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Inflation woes, concern for abortion access in Arizona and more: Swing state voters sound off


(WASHINGTON) — On abortion access, inflation and current and future leaders of the Republican Party, here’s what swing state residents recently had to say.

Abortion access

Late last month, Arizona Democrats held a rally for abortion rights in protest of a territorial-era abortion ban that recently went into effect.

Liberal women said it made them second-class citizens; Republican women argued that if Democrats want an abortion so badly, they should move.

“It’s an absolute scare tactic and they can go to California and get their abortion if they want,” said Republican voter Karen Deadrick. “California will even pay for you to get your abortion.”

In September, California Gov. Gavin Newsom signed a bill that eliminates copay for abortions.

At a Sept. 24 rally supporting abortion access, attendees said the November races are the most important for protecting their reproductive rights.

“How you can say you’re about democracy and then completely spit in the face of democracy is absolutely absurd to me,” said Phoenix voter Gina Schmidt. “How you can say you want the government out of people’s lives but you want to get into making choices about my body is beyond something that I can even fathom in my brain.”

“I don’t want to tell you what to do with your life or your bodies [and] don’t tell me what to do with my life or my body, and we can all peacefully coexist,” Schmidt said.

“This is making women essentially second-class citizens,” said another Phoenix voter, Heather Nastri. “If you care at all about your rights, about women’s rights, your mother, your daughter, you need to get out and vote.”

Krista Smiley said she moved to Arizona three years ago after being “forced out” of California. She said she didn’t believe that Republicans were going to stop all abortions. Since Roe v. Wade was overturned this summer, at least 12 states have ceased nearly all abortion services.

“They [Democrats] are making it sound like Republicans want to stop all of it,” said Smiley. “That’s not true. That’s not true. There’s Christian organizations and stuff out there to help.”

“With our technology, there’s no reason to have an abortion in the last trimester when the baby can live. And it’s better for the mother to have a c-section than for her to be put under,” said Arizona voter Dawn Waldman who said she felt abortion might be OK in the first trimester.


Adam Sperber is an independent voter and a D.J. who drove from California to Ohio for a September Trump rally with his father. He said that inflation is negatively hurting his business.

“The gas prices: It’s really been hard on my business because of the gas and the mileage traveling from event to event,” said Sperber.

Georgia voter Shannon Bond is a supporter of GOP Senate nominee Hershel Walker. She said that, as a single business owner, her take-home pay has shrunk by 10% given rising everyday costs.

She blamed the Biden administration. While the White House points to other strong economic news, like low unemployment, they also say tackling inflation is their No. 1 priority.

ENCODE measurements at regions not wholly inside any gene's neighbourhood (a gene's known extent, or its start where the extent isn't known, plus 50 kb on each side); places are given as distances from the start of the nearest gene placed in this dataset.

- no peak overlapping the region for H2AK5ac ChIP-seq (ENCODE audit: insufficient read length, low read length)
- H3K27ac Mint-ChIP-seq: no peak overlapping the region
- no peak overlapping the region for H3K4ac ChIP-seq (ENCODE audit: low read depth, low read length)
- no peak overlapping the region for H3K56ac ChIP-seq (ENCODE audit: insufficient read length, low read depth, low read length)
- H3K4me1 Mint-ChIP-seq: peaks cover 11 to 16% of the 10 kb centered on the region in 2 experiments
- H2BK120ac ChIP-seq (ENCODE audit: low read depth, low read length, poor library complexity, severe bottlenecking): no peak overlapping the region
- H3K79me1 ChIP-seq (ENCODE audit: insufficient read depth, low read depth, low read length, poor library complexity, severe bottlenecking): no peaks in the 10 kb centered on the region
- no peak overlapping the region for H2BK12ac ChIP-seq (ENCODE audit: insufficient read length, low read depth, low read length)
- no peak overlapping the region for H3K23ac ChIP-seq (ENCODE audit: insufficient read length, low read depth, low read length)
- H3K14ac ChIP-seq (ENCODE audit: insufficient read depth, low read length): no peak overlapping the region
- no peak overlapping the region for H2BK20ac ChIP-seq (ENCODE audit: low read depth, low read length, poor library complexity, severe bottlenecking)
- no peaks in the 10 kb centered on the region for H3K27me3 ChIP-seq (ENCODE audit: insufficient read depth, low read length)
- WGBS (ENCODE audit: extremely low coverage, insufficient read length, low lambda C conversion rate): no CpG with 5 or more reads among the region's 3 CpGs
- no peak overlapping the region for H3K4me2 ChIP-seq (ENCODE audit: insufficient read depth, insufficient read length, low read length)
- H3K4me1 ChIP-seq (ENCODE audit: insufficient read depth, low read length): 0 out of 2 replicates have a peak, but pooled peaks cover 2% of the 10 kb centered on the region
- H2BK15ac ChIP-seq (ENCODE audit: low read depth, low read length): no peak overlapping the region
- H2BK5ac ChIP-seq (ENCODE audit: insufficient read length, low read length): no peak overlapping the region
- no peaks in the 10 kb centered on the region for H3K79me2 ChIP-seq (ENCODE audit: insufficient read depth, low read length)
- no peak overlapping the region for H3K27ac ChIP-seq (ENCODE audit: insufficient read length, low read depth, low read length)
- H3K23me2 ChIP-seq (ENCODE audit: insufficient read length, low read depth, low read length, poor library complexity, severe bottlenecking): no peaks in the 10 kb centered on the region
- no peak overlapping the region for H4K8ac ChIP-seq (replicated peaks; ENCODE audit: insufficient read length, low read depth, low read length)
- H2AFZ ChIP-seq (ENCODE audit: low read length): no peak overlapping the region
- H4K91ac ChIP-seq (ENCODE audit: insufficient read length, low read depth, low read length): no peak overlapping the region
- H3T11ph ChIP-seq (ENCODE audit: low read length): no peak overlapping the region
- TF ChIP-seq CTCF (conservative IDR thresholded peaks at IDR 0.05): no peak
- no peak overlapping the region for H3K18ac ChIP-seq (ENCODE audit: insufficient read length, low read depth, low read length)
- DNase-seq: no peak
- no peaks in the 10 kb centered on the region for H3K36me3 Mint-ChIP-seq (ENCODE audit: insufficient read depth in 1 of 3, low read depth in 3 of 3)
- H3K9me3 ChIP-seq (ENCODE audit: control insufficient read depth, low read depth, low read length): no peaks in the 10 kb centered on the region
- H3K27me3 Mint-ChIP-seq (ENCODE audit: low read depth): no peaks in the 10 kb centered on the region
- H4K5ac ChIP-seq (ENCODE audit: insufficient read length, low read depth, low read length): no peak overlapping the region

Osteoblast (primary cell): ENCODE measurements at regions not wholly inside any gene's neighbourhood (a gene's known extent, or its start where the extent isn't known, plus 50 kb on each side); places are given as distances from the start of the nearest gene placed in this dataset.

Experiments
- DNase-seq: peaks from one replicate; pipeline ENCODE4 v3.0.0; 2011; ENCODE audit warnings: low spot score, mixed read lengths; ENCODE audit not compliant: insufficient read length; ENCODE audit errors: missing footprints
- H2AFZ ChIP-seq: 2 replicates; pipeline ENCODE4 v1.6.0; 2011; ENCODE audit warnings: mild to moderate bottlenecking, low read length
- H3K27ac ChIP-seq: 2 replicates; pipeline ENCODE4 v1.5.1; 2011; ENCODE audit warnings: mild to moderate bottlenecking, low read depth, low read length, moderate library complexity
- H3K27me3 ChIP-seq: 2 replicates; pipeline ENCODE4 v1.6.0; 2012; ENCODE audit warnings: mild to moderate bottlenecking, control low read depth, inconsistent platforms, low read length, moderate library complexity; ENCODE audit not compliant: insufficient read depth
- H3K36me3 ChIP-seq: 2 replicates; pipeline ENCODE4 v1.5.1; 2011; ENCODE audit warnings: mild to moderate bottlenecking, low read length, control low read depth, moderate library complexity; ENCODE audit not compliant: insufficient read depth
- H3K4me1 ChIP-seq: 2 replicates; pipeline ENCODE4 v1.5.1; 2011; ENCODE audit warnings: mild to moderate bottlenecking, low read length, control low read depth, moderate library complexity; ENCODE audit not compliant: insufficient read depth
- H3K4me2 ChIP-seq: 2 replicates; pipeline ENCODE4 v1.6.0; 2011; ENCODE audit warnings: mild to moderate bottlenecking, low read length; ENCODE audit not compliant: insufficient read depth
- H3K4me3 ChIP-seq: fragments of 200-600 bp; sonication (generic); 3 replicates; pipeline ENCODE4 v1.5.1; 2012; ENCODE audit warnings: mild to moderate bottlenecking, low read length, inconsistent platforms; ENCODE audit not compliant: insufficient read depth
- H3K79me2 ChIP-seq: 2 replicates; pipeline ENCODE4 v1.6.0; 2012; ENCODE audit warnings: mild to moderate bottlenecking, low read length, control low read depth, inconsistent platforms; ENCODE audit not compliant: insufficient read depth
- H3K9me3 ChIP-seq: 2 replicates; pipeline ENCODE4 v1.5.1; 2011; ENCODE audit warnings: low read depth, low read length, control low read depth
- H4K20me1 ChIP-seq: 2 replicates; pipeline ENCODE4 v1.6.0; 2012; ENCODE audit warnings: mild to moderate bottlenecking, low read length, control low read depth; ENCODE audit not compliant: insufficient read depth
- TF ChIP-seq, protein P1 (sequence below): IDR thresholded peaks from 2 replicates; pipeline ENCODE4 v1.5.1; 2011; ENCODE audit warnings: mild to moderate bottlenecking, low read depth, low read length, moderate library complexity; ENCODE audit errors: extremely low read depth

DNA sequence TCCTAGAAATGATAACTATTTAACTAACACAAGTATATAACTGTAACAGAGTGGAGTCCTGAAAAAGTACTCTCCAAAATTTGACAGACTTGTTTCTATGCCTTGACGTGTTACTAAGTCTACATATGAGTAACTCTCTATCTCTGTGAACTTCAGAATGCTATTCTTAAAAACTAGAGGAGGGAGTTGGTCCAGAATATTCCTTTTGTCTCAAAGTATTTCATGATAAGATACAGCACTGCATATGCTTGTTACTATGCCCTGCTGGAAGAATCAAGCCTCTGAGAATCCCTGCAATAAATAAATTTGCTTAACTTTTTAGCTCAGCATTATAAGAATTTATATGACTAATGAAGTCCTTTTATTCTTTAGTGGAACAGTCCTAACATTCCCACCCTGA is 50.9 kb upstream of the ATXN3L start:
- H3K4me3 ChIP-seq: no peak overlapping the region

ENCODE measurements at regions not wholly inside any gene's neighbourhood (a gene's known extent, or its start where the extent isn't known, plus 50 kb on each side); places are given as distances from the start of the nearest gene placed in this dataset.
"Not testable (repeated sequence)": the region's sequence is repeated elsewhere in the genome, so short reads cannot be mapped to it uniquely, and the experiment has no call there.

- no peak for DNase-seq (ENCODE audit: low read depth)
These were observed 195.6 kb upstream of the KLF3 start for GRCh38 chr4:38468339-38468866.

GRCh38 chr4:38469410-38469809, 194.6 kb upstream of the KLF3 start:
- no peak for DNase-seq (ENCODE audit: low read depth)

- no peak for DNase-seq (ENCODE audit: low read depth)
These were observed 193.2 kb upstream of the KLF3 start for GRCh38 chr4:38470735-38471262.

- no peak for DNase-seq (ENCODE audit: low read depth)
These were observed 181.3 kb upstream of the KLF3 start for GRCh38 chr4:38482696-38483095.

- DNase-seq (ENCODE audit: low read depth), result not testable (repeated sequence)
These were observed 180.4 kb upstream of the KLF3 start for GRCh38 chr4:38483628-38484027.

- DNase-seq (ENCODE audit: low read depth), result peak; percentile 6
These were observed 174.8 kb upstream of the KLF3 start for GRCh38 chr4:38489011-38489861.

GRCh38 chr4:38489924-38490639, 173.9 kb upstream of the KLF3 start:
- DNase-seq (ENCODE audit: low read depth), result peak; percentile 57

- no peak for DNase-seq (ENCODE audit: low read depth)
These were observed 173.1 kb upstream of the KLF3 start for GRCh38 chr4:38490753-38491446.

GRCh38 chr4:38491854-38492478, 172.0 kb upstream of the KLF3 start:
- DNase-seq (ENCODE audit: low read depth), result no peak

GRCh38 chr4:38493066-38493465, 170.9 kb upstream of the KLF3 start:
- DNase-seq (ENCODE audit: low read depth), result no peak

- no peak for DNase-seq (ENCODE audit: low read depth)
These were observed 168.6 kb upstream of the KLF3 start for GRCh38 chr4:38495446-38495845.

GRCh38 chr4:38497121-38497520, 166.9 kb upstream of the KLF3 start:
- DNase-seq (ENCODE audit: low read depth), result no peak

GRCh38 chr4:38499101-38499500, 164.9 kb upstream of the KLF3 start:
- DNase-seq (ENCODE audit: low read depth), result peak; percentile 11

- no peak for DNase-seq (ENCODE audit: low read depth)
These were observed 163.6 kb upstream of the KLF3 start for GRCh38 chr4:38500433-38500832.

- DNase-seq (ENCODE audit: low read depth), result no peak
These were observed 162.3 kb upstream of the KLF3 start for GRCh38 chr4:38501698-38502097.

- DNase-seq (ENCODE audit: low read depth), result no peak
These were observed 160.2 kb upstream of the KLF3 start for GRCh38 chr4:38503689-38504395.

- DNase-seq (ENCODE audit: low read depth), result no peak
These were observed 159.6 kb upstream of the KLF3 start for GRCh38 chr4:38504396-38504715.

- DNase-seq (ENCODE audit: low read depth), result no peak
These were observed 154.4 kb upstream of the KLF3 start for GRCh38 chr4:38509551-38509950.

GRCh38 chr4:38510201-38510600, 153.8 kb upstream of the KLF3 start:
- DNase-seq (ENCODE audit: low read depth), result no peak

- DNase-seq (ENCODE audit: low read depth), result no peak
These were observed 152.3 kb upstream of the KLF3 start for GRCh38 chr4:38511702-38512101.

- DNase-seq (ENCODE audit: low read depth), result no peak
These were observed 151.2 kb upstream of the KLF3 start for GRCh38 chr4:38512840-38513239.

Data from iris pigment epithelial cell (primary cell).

Polling consistently shows President Joe Biden getting low marks for his handling of the issue, which could be a key factor on Election Day.

“What we used to pay for anything is now up. And it’s not because that it is 2022. It is because of who’s in charge and how they are making decisions that affect us all,” said Bond, the Walker supporter.

Raleigh, North Carolina, voters Kay Garrison and Judy Carlgrem also said they felt inflation was out of control.

“I leave the grocery store half the time without buying what I need,” said Garrison.

Carlgrem agreed: “Fewer groceries for four — for more money.”

Trump or DeSantis for leader of the GOP?

Many of the voters in battleground states who spoke with ABC News in recent weeks had two names on their lips: Donald Trump and Ron DeSantis.

Some Republican voters said they wanted Trump to run for president again in 2024, as he has repeatedly teased, while others thought he was too hot-headed and that the Florida governor should run instead. Still others imagined a Trump/DeSantis 2024 ticket.

While some were lukewarm at best over Trump’s chances of winning the White House again, very few voters did not want DeSantis to run nationally at all.

Scott Sperber, in Ohio, said that if it was Trump versus DeSantis in a hypothetical GOP presidential primary, he would support the former president — but only if it was, as Sperber put it, the best thing for Trump given the many controversies swirling around him. (Trump denies any wrongdoing.)

“Part of me feels like we should support somebody else because he did enough and it seems like a losing battle — I hate to say that,” Sperber said.

Other Trump supporters, like Saul Sofilen of Wisconsin, imagined a world in which DeSantis succeeds Trump in four years.

Rex Hugelman had an outsider’s view as a Democrat from Lincoln, Nebraska. He said that he thinks DeSantis would have a primary-race edge over Trump for the same reason Trump won against Hillary Clinton in 2016: “He was seen as the lesser of two evils.”

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